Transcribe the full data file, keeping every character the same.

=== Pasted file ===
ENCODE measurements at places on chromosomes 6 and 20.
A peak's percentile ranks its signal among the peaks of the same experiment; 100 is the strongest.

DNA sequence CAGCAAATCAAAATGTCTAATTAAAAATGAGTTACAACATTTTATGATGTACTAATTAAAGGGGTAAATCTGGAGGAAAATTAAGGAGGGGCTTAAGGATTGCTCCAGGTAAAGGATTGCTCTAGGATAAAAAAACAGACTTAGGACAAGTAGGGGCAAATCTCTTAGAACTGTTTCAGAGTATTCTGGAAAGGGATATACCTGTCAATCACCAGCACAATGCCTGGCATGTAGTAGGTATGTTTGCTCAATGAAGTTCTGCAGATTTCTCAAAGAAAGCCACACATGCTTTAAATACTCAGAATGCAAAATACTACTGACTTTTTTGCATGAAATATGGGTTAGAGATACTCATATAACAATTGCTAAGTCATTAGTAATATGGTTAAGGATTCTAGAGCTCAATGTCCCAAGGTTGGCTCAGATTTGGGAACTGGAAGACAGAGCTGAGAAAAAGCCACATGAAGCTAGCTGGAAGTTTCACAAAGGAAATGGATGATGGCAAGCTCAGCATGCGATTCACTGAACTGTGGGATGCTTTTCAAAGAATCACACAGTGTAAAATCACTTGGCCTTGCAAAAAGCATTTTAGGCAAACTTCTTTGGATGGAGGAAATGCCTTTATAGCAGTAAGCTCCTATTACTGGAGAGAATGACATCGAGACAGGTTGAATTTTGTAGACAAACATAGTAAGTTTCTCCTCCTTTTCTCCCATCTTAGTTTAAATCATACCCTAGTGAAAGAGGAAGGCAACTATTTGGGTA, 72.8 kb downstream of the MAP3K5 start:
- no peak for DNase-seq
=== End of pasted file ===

ENCODE measurements at places on chromosomes 6 and 20.
A peak's percentile ranks its signal among the peaks of the same experiment; 100 is the strongest.

DNA sequence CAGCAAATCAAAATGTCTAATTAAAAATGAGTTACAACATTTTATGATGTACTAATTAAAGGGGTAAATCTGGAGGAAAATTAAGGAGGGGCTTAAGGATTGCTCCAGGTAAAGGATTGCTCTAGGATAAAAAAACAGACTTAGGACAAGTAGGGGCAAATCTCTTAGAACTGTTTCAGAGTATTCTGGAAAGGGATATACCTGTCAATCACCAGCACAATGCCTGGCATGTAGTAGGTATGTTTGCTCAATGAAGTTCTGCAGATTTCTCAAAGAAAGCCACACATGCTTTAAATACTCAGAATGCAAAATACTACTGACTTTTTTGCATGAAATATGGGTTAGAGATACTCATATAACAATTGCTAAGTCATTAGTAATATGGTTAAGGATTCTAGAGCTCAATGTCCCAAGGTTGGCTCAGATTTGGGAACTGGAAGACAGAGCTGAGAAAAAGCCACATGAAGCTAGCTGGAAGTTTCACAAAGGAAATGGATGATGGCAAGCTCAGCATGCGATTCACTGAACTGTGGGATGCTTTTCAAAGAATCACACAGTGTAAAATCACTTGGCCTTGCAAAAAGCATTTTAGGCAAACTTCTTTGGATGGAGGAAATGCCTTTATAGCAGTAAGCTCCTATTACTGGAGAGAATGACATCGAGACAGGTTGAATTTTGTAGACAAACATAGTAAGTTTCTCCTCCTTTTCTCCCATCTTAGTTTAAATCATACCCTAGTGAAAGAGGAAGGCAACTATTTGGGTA, 72.8 kb downstream of the MAP3K5 start:
- no peak for DNase-seq